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Norwegian Lundehund
History
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Unique, "distinctive," and "unusual" are words that have become almost commonplace in the jargon of rare breed dogs. But of all the breeds of dogs in the world, none is more deserving of these adjectives than Norway's little hunter, the Norwegian Lundehund. For this is a rare and ancient breed with uncommon physical characteristics, and an intriguing history.

The name Lundehund is a combination of the Norwegian words "lunde," the Puffin bird, and "hund," meaning dog. Originally, they were bred to hunt and retrieve the Puffin, a meat and feather crop for the Norwegian farmer of past centuries living along the fjords and on the islands off the west coast. Written references to the breed date back to the fifteenth century. When the Puffin bird became a protected species in the 1800's, the dogs were no longer useful to the farmers and breed numbers were allowed to dwindle. The breed was saved from near extinction after World War II through the friendship of two concerned Norwegians, but even today there are a thousand dogs worldwide.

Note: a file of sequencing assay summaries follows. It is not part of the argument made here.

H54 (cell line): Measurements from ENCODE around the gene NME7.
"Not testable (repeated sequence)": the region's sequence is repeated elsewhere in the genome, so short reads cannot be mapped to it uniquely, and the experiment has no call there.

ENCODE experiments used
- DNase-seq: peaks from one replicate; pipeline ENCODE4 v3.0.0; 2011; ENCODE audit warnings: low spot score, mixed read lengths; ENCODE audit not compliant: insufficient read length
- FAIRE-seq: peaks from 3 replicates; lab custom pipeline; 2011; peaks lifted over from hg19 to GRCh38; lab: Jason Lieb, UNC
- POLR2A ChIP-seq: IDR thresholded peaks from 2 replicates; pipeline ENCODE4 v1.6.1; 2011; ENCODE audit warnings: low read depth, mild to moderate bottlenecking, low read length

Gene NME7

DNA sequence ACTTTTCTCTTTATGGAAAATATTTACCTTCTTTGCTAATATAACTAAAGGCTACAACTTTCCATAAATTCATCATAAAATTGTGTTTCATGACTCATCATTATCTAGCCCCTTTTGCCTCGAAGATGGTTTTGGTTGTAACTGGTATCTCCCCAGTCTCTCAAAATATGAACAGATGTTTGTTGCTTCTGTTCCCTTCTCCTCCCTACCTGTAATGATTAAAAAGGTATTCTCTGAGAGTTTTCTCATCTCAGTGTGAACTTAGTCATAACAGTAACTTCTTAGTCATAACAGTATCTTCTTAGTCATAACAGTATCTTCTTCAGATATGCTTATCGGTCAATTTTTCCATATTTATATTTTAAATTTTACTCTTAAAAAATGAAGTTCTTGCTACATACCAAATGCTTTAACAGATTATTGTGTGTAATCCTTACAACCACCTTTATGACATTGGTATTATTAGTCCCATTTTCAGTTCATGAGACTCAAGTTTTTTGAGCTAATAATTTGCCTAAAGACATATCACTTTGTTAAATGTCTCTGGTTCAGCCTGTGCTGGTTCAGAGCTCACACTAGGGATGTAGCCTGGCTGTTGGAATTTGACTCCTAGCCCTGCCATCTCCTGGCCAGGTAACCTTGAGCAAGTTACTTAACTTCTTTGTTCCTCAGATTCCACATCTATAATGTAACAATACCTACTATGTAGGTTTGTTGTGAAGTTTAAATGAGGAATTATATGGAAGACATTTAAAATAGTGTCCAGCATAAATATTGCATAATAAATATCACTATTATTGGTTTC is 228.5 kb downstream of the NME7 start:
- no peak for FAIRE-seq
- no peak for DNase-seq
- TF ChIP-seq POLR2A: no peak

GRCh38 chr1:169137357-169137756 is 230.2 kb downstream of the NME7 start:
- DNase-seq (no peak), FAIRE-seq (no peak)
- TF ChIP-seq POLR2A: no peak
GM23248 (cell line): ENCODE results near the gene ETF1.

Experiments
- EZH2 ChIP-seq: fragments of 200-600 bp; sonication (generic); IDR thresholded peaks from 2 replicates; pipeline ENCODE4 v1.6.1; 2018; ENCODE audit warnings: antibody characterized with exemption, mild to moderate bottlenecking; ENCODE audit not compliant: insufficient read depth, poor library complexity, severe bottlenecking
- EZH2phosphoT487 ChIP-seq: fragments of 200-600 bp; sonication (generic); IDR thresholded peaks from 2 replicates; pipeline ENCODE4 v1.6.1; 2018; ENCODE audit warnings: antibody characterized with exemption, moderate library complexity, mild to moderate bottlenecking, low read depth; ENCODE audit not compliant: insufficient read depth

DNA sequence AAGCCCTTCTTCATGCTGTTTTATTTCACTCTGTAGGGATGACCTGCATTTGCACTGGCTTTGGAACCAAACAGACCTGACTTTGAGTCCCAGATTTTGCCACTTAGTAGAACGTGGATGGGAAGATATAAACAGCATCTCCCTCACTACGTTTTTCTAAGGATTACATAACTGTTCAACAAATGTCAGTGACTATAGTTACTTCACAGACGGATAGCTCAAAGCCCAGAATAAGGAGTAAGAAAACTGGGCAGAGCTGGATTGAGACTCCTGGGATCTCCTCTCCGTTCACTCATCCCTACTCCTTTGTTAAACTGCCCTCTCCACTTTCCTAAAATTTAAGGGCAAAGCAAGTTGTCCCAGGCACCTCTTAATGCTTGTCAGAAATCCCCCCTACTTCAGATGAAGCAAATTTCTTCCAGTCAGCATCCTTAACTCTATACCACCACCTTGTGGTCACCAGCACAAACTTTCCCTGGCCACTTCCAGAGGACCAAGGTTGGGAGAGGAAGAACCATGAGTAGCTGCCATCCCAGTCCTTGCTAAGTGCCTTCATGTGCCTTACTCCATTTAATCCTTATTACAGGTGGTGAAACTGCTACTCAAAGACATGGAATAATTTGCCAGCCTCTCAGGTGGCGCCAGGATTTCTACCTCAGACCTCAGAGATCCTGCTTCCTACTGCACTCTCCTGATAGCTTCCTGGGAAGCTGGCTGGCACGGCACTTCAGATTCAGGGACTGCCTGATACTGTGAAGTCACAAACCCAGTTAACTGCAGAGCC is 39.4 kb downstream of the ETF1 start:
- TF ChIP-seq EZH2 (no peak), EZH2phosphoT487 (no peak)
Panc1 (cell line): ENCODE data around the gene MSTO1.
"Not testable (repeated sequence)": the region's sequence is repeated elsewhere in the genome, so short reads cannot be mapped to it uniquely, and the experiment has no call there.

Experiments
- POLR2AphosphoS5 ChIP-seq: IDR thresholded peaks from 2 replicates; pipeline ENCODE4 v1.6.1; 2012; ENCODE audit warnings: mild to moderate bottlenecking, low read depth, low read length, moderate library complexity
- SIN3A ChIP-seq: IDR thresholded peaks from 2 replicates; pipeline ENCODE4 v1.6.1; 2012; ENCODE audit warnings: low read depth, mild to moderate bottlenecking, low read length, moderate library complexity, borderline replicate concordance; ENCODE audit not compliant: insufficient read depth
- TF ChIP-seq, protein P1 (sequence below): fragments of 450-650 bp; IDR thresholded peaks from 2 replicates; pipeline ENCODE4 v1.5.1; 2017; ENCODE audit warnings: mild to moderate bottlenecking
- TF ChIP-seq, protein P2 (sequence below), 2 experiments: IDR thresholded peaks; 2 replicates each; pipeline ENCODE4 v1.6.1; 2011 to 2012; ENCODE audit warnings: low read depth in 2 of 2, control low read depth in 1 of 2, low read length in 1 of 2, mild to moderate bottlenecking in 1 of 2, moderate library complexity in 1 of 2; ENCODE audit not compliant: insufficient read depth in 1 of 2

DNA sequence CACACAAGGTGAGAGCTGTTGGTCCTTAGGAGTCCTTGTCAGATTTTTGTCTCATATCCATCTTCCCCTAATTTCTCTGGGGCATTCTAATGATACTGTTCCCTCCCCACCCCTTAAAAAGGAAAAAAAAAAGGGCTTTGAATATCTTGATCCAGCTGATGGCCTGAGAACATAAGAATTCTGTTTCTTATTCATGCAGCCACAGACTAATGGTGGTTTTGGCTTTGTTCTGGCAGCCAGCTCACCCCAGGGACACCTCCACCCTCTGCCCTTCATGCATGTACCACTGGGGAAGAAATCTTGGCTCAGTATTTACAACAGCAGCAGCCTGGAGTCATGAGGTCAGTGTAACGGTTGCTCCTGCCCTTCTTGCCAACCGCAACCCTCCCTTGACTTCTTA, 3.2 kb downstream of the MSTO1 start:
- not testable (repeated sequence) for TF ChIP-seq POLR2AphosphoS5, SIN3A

Their unique foot structure (at least six toes on each foot) and unusual flexibility enabled them to climb the steep, rocky cliffs and navigate the small burrows and crevices where the Puffins nest. These special physical characteristics attest to the ancient history of the breed, as these are primitive qualities that have been lost in the evolution of most other breeds of dog.

Today, the Lundehund is a true companion, loyal, playful and virtually non-aggressive to people and other dogs, even when challenged. While their history and remarkable physical characteristics put them at the center of conversation, their superior personality, even disposition, and small size make them an ideal, easy-to-live-with pet.





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